This article will focus on patterns and tools to implement Distributing Tracing particularly for microservices.
- Distributed Tracing Introduction
- What, Why, How, and Where
- Distributed Tracing
- Transparent tracing
- Explicit tracing
- OpenTracing Implementations
- Next steps
A typical system now is microservices-oriented, distributed and event-driven, and following its flow of information is a complicated endeavor. Moreover, instrumenting such a system to trace the flow of information has, at least historically, been an intricate task.
In this article we will take a look at patterns and tools to implement Distributed Tracing. We will use Scala tools as examples, but all of the concepts apply to many other languages, for which you can find similar tooling.
Tracing provides visibility into a system and even an application as it grows and interacts with more external components. But setting up instrumentation and deciding which tracer to use can become a large project. The OpenTracing protocol has changed the way we do instrumentation by making it possible to instrument applications with minimal effort and in a more standardized way across languages and platforms.
Distributed Tracing Introduction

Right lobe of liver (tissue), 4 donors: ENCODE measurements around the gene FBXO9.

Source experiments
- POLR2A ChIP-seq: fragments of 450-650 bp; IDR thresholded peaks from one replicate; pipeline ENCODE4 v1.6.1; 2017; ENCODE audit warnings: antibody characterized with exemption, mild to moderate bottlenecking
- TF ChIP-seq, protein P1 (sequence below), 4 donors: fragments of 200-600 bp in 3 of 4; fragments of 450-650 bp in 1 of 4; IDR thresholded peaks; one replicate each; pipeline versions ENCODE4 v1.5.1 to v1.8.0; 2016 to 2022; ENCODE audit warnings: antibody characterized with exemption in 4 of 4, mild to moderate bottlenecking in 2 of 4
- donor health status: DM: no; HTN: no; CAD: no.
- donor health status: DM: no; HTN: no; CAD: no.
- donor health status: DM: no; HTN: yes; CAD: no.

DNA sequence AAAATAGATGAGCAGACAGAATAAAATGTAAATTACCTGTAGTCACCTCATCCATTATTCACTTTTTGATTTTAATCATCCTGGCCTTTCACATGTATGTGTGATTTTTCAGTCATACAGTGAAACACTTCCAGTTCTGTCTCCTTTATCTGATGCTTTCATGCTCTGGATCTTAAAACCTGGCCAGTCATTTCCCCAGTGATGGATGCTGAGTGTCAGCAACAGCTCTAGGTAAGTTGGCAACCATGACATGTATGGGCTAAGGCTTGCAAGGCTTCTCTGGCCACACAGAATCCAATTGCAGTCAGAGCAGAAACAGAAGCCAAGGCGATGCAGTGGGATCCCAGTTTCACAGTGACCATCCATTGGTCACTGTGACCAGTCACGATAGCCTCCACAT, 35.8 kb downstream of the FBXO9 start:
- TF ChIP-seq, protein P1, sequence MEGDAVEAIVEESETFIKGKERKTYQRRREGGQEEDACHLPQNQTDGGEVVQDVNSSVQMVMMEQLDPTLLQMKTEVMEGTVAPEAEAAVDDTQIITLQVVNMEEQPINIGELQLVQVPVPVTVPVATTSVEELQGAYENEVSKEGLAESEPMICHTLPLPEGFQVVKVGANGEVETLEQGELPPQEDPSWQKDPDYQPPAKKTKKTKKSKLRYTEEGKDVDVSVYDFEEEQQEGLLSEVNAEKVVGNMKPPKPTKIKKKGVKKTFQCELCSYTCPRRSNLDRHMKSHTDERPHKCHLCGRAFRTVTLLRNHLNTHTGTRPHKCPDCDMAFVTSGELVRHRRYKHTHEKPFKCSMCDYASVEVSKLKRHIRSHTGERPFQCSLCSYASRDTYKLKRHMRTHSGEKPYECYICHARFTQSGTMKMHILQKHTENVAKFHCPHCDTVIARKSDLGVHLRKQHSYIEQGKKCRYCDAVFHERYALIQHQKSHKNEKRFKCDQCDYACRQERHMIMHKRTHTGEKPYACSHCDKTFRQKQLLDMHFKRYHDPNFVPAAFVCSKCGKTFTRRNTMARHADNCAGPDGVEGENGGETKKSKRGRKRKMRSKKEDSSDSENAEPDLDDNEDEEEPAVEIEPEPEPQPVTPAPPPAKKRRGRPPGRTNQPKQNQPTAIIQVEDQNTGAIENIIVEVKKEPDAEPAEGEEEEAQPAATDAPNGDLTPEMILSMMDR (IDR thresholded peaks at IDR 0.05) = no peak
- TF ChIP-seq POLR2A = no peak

Distributed tracing, also called distributed request tracing, is a method used to profile and monitor applications,
especially those built using a microservices architecture.
Distributed tracing helps pinpoint where failures occur and what causes poor performance.
In a system each request is assigned a unique ID (usually injected into the headers). This transaction is normally called a trace.
Trace shows the data flow or execution path through a distributed system and is composed of one or multiple spans.
Span in the trace represents a logical unit of work. For instance, a database query could be a span in a trace of a user creation in a CRM. Each span has a unique ID. Spans can create subsequent spans called child spans, and child spans can have multiple parents. Spans have a duration and a component associated with them.
Component can be the software package, framework, library, or module that generated the associated Span.
In summary, a
Trace describes what steps were performed, how they are connected, and how long each took to execute.
Developers should use distributed tracing to monitor applications, particularly microservices architectures. Distributed tracing provides a standard way to debug and monitor modern distributed software systems, and even to optimize the code by understanding the flows inside a request.